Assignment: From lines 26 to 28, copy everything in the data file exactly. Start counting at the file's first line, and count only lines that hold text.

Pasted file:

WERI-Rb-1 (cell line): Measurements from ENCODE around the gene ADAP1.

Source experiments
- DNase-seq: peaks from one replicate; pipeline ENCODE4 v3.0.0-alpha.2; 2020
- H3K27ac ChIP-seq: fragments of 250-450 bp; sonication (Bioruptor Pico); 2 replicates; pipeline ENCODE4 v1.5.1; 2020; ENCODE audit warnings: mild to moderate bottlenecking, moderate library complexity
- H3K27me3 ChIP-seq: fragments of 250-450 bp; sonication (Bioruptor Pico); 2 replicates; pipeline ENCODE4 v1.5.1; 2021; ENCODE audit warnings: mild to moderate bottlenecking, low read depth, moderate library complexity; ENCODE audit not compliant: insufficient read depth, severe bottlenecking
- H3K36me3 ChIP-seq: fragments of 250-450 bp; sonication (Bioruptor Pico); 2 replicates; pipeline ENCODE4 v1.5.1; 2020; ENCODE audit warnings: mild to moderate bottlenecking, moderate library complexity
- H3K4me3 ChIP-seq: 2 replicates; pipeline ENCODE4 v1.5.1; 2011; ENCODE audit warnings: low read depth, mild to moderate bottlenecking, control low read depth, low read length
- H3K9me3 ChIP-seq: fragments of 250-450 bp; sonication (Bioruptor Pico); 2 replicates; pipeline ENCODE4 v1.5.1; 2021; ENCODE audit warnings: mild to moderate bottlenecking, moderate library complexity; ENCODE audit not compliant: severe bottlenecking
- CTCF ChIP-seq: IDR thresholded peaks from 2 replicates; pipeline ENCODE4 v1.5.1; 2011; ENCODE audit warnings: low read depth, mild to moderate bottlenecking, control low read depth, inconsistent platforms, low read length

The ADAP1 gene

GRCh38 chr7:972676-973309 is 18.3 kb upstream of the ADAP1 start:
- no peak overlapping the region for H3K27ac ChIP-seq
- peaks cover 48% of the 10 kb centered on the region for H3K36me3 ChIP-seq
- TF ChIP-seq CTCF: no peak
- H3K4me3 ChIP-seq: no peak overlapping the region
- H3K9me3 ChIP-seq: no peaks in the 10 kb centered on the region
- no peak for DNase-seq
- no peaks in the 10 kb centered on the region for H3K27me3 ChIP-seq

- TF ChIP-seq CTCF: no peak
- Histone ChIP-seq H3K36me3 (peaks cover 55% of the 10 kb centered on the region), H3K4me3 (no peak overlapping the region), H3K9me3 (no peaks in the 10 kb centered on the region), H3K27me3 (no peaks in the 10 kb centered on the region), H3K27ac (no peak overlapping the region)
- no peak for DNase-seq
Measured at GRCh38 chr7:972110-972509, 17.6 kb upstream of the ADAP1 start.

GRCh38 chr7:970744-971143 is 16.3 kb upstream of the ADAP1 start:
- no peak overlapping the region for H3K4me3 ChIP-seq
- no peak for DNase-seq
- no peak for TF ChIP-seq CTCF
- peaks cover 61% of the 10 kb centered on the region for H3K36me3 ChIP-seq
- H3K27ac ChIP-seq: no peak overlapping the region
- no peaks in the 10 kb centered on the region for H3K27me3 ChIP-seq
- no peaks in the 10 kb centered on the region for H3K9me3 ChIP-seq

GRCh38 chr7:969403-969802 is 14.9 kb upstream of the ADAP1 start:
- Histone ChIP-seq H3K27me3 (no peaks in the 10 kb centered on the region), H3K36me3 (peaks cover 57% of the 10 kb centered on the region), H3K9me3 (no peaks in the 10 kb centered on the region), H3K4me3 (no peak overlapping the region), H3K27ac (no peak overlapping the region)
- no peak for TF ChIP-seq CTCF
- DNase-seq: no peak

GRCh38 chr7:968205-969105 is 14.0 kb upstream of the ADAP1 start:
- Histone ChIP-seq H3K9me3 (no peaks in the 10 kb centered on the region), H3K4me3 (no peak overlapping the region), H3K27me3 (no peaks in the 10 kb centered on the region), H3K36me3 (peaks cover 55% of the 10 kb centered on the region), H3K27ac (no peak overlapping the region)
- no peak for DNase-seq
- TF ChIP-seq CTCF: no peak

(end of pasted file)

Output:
- no peak for TF ChIP-seq CTCF
- peaks cover 61% of the 10 kb centered on the region for H3K36me3 ChIP-seq
- H3K27ac ChIP-seq: no peak overlapping the region